New York Man Attacks And Kills His Father In Front Of 20 Witnesses On Zoom

Published May 22, 2020

Participants in the Zoom call described seeing the victim fall off-screen and hearing heavy breathing.

Suffolk County Police At Zoom Call Murder Scene

YouTubeIt took police longer than usual to find the address since none of the Zoom participants knew where Powers lived.

On Thursday night, 72-year-old Dwight Powers was participating in a Zoom video chat with around 20 people — when his son abruptly stabbed him to death. According to The New York Times, the murder occurred in an Amityville, New York apartment belonging to a senior living community.

Powers and his 32-year-old son, Thomas Scully-Powers, reportedly lived there together. While the motive remains unclear, the attacker jumped out of a second-story window after murdering his father. To make matters all the more macabre, several people on the call saw the attack as it happened.

“They just noticed him fall off the screen and then they heard heavy breathing,” said Detective Lieutenant Kevin Beyrer of the Suffolk County police homicide squad. “It was horrible that they had to witness this.”

According to CBS New York, the 20-person conference call was a virtual Alcoholics Anonymous meeting. Unfortunately, while many of them called 911, the nature of their association with Powers initially prevented authorities from responding to the scene — as none of them knew where he lived.

CBS New York coverage of the shocking Zoom murder in Long Island.

Police arrived within an hour, after spending a grueling 15 minutes figuring out the address from the victim’s name. When they knocked on the door, it became immediately apparent that they were in the right place.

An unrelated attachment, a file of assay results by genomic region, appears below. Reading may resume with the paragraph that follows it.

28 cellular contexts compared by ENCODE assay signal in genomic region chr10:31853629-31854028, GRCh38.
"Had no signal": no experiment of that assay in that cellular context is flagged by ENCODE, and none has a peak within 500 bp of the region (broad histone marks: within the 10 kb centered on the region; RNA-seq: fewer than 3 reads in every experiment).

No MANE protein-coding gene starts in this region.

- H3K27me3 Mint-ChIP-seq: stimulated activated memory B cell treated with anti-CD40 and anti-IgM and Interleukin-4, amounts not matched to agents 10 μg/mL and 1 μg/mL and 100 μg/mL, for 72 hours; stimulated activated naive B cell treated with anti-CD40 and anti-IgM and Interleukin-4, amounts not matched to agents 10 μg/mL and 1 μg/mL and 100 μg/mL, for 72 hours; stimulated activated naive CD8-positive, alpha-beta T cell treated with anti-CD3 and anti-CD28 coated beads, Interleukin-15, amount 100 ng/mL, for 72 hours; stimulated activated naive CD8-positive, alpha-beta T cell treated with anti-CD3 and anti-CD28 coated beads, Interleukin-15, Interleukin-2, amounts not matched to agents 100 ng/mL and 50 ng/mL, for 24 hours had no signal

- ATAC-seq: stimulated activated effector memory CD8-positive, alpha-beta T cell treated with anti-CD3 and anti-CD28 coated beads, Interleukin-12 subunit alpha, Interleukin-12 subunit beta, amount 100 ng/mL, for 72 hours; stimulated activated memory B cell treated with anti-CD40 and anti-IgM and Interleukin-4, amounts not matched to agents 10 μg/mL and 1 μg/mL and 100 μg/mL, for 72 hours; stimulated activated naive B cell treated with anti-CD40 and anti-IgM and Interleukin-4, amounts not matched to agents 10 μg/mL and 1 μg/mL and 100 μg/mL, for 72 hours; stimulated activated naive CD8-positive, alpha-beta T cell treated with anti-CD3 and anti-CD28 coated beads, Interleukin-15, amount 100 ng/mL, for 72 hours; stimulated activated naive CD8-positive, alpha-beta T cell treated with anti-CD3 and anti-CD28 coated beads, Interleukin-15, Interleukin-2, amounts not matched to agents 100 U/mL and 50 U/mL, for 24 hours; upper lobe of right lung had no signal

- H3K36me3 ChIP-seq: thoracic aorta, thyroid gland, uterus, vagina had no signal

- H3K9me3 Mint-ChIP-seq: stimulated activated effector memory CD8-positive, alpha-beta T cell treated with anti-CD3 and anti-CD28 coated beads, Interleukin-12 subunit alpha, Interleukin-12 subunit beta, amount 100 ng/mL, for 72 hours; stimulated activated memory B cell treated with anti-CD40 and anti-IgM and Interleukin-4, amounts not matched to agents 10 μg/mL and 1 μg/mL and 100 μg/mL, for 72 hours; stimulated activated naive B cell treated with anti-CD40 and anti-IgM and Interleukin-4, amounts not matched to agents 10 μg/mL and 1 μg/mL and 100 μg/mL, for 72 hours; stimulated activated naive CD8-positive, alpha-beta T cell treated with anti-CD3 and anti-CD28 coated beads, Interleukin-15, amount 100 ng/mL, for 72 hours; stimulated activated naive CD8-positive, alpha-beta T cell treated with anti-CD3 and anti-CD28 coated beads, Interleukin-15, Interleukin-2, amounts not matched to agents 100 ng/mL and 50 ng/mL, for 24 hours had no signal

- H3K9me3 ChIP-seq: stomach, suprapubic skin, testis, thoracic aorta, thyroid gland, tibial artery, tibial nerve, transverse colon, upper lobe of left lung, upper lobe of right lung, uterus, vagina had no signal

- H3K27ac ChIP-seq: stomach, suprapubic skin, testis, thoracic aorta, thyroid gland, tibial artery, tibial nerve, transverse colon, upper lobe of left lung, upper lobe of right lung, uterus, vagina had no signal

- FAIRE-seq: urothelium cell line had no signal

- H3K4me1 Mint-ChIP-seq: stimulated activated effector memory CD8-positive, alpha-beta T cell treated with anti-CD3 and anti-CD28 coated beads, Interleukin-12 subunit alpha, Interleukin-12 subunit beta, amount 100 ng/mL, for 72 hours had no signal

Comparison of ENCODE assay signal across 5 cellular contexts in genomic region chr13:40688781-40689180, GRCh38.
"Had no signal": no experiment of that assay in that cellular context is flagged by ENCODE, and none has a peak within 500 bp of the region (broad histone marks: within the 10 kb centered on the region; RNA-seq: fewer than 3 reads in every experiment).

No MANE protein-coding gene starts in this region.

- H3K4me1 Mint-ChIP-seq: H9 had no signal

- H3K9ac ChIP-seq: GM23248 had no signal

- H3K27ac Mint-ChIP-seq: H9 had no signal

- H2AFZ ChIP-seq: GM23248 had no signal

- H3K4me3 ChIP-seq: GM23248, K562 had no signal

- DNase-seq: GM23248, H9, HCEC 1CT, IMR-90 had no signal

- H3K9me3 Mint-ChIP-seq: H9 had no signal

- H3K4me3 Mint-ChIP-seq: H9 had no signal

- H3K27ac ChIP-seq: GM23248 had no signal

“A person answered the door, slammed the door on them,” said Beyrer. “By the time they were able to secure the back door, the back of the residence, he had jumped out a window and fled the scene.”

Scully-Powers managed to run about a mile before authorities caught up to him. The suspect was then transported to a hospital, as he sustained minor injuries following his ambitious leap from the second-story window to seeming freedom.

Thomas Scully Powers And Dwight Powers

FacebookDwight Powers (right) with an unidentified man from a Facebook post.

In the meantime, the neighborhood transformed from a prime example of social distancing guidelines in place to an active crime scene with all sorts of activity taking over the area. Not only was the area surrounding the senior living complex blocked off, but sirens flashed and caution tape abounded.

“As soon as we came back,” neighbor Bryan Marsh-Callaghan reported, “I saw the helicopter, the detectives…I haven’t been able to get into the apartment at all.”

For those witnessing the shocking incident on camera, the Amityville murder must’ve seemed like something out of a horror film.

“A bald, naked man went into his room, ripped the bedsheets off the bed, placed them on the ground as if he was covering something up, and then he covers up the camera so nobody sees him,” an unidentified witness said.

Zoom Murder Crime Scene

YouTubePolice cordoned off the area after chasing the suspect for one mile before arresting him.

It remains unclear how many stab wounds Powers endured, though his close relationship to the attacker has left the community utterly distraught.

“A son killing his dad,” said neighbor Oscar Henriquez, “as a father, it’s very sad.”

Ultimately, Scully-Powers has been charged with second-degree murder, and is set to be arraigned once he’s discharged from the hospital. It’s yet a mystery what motivated the 32-year-old Long Island man to commit this nightmarish act — while the video evidence is likely a prosecutor’s dream.

After reading about the Amityville man murdered live on Zoom by his son, read about serial killer Khalil Wheeler-Weaver being brought down by the same app he used to lure a victim. Then, learn about Hollywood model Iana Kasian being tortured, scalped, and drained of her blood by her graphic novelist boyfriend Blake Leibel.

Marco Margaritoff
A former staff writer for All That’s Interesting, Marco Margaritoff holds dual Bachelor's degrees from Pace University and a Master's in journalism from New York University. He has published work at People, VICE, Complex, and serves as a staff reporter at HuffPost.